[Fsfe-ie] Dutch revoking their swpat vote

Ian Clarke ian at locut.us
Wed Jun 23 11:57:51 CEST 2004

If this is the same story I read on osnews then the subject is 
misleading.  The Dutch have not yet decided to do this, but it is 
possible that they will.


Justin Mason wrote:
> http://www.groklaw.net/article.php?story=20040620104329294
>    EU Patents - It Ain't Over 'Til It's Over
>    Tuesday, June 22 2004 @ 06:19 AM EDT
>    If you thought the EU patent story was a done deal, I suggest you read
>    [37]this account by Arend Lammertink on his efforts to turn things
>    around in the Netherlands, which may result in the Dutch Parliament
>    revoking its vote approving the patent directive. Lammertink holds a
>    Masters degree in Electrical Engineering from the University of Twente
>    and works as a Software Engineer for dGB Earth Sciences that
>    specializes in quantitative seismic interpretation software and
>    services. OpendTect, one of the company's products, is "the world's
>    first open source seismic interpretation system". He writes:
>      "Seemed as good as lost. But it ain't over yet. We've played our
>      cards (and luck!) quite nicely here in The Netherlands (if I may
>      say so myself) and at this moment the Dutch Parliament is actually
>      considering to revoke the vote Minister Brinkhorst gave at the
>      Council. This has never happened before in the history of the
>      European Union!. . . .
>      "The Dutch parliament will make a final decision about the position
>      the Minister will take in September. A debate about this issue will
>      take place at Thursday, the 24th of June, 19:45-20:45 CET. Also see
>      the official agenda of the Commission for Economic Affairs. They
>      may also decide to require the European Presidency to open a new
>      voting procedure, which would completely reopen the case for all
>      member states . . .
>      "Remember, all European countries can legally revoke their vote if
>      they want to and they have the power to require the European
>      Presidency to open a new voting procedure, which would completely
>      reopen the case for all member states."
>    A preliminary report by several Spanish experts on European procedural
>    law, under the coordination of Dr. Luis Fajardo Lopez, [38]confirms
>    that the votes can be changed:
>      "There are legal ways to change the position adopted on May the
>      18th meeting. In other words, at this procedural moment there is no
>      legal obstacles to reversing the political agreement on common
>      positions, neither to adopt a new probably more balanced political
>      compromise."
>    The article is full of references, including to this 1998 [39]article
>    that claims in the past the BSA sued companies and agencies that
>    couldn't prove ownership of their software, Microsoft's and that of
>    others, and then settled on terms that the company from that day
>    forward use only Microsoft software, a charge Microsoft denied.
>    Novell, however, said the sweetheart deals that left Novell out in the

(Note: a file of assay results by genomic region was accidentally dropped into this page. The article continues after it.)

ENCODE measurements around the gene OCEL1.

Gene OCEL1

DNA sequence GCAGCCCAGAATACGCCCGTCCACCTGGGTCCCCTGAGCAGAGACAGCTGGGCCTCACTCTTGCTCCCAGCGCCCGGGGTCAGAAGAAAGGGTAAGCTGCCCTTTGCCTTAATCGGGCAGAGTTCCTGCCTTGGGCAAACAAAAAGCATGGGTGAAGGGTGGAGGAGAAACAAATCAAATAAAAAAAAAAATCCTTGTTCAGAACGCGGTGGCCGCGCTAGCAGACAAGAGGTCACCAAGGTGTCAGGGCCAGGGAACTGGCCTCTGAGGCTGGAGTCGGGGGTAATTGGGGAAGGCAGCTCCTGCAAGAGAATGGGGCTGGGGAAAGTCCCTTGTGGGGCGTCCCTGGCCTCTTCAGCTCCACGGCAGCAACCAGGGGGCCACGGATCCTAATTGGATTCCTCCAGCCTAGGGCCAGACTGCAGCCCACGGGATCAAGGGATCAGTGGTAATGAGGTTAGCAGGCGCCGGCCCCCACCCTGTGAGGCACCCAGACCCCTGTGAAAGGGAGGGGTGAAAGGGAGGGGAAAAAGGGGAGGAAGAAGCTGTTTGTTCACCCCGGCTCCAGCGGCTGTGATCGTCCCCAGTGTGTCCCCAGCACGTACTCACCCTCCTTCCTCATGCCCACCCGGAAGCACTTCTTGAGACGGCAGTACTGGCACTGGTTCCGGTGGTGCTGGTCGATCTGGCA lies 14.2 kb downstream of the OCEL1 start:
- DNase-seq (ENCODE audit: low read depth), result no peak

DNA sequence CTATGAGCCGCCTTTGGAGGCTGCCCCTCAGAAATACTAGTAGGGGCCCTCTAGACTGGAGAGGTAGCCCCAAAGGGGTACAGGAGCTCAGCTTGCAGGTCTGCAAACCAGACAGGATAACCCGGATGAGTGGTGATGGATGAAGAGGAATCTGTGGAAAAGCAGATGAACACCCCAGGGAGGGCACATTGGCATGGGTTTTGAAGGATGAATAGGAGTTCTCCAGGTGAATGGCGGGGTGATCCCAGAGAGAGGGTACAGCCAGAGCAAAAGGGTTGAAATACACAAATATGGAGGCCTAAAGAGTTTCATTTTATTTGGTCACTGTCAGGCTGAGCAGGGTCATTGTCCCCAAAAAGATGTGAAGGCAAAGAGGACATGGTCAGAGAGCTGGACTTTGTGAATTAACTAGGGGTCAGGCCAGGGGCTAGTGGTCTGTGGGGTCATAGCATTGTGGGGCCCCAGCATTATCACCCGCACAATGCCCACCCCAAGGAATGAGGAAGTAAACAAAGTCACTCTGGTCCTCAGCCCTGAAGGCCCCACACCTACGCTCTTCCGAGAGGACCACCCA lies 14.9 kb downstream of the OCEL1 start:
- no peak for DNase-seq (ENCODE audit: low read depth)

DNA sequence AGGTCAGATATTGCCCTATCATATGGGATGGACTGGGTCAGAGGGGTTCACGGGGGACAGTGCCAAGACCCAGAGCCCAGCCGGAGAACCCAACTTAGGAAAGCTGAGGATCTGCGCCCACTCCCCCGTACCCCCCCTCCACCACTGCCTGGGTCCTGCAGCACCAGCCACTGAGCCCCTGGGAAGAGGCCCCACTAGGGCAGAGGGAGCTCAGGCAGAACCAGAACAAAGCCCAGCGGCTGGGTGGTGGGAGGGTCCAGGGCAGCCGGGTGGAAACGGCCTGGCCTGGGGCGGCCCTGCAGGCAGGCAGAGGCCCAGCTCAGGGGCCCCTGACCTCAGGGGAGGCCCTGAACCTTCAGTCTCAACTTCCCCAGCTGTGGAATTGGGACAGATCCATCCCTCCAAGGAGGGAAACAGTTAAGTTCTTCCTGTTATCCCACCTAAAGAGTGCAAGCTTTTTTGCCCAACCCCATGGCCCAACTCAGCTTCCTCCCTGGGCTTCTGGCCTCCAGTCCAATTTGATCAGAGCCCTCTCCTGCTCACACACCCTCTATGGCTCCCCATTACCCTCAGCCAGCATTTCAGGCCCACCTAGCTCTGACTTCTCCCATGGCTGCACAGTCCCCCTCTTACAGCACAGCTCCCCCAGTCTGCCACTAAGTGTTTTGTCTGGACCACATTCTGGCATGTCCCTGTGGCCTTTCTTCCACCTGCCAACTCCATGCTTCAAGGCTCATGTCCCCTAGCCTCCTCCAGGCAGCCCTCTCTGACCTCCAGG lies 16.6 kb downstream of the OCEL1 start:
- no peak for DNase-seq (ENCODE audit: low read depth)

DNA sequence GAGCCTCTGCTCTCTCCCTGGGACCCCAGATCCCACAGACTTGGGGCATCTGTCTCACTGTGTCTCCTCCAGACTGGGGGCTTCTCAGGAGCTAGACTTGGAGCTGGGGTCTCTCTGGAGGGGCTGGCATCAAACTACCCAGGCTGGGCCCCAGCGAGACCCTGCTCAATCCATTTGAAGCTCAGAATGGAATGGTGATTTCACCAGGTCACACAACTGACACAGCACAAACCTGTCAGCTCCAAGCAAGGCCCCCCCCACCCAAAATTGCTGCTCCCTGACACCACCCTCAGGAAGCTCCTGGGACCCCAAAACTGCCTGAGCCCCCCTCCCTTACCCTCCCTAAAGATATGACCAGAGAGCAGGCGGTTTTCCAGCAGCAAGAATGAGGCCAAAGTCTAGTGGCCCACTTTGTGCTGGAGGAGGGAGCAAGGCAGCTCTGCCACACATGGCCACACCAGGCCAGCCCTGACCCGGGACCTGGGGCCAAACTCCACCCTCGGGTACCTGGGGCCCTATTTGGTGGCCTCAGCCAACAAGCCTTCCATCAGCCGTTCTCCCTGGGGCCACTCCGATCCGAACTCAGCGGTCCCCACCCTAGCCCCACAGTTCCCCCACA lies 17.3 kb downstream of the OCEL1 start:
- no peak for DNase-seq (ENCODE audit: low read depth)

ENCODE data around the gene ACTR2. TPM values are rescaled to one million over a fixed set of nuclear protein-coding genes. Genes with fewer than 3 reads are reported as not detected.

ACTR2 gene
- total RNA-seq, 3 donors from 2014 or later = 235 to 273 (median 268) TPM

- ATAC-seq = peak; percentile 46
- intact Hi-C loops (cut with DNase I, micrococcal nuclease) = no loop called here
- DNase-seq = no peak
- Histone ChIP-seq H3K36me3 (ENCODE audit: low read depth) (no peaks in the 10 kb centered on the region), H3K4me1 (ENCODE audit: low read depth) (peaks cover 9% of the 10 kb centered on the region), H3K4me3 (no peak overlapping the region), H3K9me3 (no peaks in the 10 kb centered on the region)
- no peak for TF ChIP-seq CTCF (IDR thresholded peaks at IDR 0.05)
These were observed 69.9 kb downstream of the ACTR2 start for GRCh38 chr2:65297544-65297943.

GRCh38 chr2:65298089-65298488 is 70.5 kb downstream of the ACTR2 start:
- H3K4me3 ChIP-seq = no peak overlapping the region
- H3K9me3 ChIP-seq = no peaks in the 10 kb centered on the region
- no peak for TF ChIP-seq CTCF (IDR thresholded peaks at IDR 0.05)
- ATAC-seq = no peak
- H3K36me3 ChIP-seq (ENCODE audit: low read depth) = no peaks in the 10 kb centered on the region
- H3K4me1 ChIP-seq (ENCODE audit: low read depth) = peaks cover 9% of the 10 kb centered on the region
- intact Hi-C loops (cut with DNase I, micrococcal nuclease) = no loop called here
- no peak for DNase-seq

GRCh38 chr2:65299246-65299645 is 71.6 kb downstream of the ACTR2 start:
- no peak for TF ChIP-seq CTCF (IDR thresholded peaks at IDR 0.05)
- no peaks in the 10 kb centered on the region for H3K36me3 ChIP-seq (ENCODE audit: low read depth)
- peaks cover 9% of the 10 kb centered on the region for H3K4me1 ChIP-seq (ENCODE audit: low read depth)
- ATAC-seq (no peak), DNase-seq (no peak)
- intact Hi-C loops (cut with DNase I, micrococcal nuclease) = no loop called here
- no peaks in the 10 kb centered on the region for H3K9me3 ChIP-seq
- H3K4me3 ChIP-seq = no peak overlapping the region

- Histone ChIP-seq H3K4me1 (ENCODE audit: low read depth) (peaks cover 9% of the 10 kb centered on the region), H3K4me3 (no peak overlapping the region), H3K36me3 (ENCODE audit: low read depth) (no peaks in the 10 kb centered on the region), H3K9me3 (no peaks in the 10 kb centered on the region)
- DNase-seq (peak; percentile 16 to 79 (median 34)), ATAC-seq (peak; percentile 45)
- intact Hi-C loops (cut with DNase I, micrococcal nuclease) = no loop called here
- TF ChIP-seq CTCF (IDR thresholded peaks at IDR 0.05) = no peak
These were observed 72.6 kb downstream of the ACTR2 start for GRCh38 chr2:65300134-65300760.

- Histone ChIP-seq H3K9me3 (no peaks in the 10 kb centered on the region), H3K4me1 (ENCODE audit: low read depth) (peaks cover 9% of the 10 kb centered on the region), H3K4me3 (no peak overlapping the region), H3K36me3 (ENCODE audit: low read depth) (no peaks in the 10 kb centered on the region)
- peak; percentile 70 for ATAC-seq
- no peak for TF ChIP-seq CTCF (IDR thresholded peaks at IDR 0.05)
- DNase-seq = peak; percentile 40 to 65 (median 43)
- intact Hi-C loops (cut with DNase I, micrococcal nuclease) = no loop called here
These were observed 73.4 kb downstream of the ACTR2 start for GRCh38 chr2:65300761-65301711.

>    cold did happen that way:
>      "In 1995 Antel, the national telephone company of Uruguay, was
>      caught pirating $100,000 worth of unlicensed software programs from
>      Microsoft, Novell, and Symantec. Antel was nabbed by the Business
>      Software Alliance, a trade association that partly acts as a global
>      bounty hunter for the software industry. The BSA's lawyers in
>      Uruguay quickly filed suit.
>      "But instead of waiting for a ruling on the case, the BSA abruptly
>      dropped the suit in the fall of 1997. The BSA receives funding from
>      most of the top software companies but appears to be most heavily
>      funded by Microsoft. And, according to Antel's information
>      technology manager, Ricardo Tascenho, the company settled the
>      matter by signing a 'special agreement' with Microsoft to replace
>      all of its software with Microsoft products. . . .
>      "Felipe Yungman, Novell's manager of security for Argentina, says
>      he and another staffer at Novell discovered, while pursuing their
>      own investigation for the company, that the BSA was setting up
>      sweetheart deals for Microsoft. 'Companies or government offices
>      had to, as a condition [that the BSA] forgive them of piracy,
>      replace Novell products with Microsoft products,' he says."
>    In [40]an interview with Microsoft's Steve Ballmer, he first praises
>    his company for all the R & D they do, and then indicates they intend
>    to be paid back for it by using their patents:
>      "Since Microsoft went public in 1986, we have invested a total of
>      $36 billion in R&D, creating a wide range of integrated
>      technologies that have helped customers and developers do more.
>      Over the next 6 years alone, we will invest another $40 billion in
>      innovation, continuing to make us a top R&D spender in any
>      industry. Specifically, our focus is on integrated innovation,
>      making our products and services work together and understanding
>      how customers use technology and information to improve their
>      lives. No other company in our industry is focused on this kind of
>      innovation. We also are filing for 2,000 patents a year, a number
>      we expect to increase in the years ahead."
>    What does a company need 2,000 patents a year for? Maybe to supplement
>    the BSA's alleged activities? Maybe they realize their days are
>    numbered as a software vendor, that FOSS is the future. If they can't
>    muscle us into using their software, perhaps they can force us to pay
>    a toll for using whatever we prefer. Wait a sec. Isn't that SCO's
>    impossible dream? Or maybe they'll just use patents to sue FOSS out of
>    the market as Plan B? No doubt they will daintily use others, like
>    patent pool companies that have little to lose, to do their fighting
>    for them. Say, is that legal for a monopoly to do? To use their power